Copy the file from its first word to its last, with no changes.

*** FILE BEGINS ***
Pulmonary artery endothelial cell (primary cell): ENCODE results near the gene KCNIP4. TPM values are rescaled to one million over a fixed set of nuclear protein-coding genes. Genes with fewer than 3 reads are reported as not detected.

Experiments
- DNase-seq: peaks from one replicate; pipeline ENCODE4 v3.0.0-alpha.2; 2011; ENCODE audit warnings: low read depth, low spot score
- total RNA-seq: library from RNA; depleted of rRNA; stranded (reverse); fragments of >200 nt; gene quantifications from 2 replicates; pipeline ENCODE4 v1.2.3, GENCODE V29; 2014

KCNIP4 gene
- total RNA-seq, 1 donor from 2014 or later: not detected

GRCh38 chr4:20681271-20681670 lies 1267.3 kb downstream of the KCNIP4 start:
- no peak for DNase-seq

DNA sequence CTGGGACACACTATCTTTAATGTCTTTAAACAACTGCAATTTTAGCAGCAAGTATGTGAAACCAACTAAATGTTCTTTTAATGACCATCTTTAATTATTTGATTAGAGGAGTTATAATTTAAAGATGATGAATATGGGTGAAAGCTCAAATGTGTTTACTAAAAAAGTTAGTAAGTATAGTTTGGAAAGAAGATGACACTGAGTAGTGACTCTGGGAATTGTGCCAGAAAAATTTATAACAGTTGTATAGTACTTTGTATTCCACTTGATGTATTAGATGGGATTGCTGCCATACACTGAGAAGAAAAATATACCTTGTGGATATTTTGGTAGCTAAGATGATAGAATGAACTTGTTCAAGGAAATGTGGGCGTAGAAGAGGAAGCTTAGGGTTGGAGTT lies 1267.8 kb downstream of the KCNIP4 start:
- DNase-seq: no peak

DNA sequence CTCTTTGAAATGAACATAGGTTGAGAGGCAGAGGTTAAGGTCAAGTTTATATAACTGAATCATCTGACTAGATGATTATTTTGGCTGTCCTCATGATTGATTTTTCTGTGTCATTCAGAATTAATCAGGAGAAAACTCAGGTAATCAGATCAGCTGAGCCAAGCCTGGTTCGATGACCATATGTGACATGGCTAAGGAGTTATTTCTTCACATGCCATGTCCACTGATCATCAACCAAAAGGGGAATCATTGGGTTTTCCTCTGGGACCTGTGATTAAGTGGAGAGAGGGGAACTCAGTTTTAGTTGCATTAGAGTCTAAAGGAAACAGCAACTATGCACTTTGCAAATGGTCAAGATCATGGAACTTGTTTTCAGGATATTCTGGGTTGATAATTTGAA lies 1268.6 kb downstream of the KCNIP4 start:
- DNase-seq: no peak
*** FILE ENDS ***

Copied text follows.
Pulmonary artery endothelial cell (primary cell): ENCODE results near the gene KCNIP4. TPM values are rescaled to one million over a fixed set of nuclear protein-coding genes. Genes with fewer than 3 reads are reported as not detected.

Experiments
- DNase-seq: peaks from one replicate; pipeline ENCODE4 v3.0.0-alpha.2; 2011; ENCODE audit warnings: low read depth, low spot score
- total RNA-seq: library from RNA; depleted of rRNA; stranded (reverse); fragments of >200 nt; gene quantifications from 2 replicates; pipeline ENCODE4 v1.2.3, GENCODE V29; 2014

KCNIP4 gene
- total RNA-seq, 1 donor from 2014 or later: not detected

GRCh38 chr4:20681271-20681670 lies 1267.3 kb downstream of the KCNIP4 start:
- no peak for DNase-seq

DNA sequence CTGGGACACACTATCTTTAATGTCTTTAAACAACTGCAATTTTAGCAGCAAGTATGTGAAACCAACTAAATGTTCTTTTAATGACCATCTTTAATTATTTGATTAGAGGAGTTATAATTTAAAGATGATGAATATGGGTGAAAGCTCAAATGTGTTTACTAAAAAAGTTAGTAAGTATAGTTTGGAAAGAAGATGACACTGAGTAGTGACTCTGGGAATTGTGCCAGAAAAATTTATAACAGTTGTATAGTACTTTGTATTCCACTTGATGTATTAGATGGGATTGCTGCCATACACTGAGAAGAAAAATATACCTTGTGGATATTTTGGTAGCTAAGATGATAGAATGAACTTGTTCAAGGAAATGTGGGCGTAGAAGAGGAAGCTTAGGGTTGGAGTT lies 1267.8 kb downstream of the KCNIP4 start:
- DNase-seq: no peak

DNA sequence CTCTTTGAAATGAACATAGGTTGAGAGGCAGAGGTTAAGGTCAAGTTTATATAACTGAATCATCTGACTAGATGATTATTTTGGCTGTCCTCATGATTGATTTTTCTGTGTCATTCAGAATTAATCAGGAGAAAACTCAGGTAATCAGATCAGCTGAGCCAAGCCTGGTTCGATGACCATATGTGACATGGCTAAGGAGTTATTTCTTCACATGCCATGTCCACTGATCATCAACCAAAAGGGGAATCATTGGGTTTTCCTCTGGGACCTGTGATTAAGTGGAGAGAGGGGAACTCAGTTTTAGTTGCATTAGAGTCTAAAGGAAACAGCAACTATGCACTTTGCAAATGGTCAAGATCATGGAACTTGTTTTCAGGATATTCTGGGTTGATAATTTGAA lies 1268.6 kb downstream of the KCNIP4 start:
- DNase-seq: no peak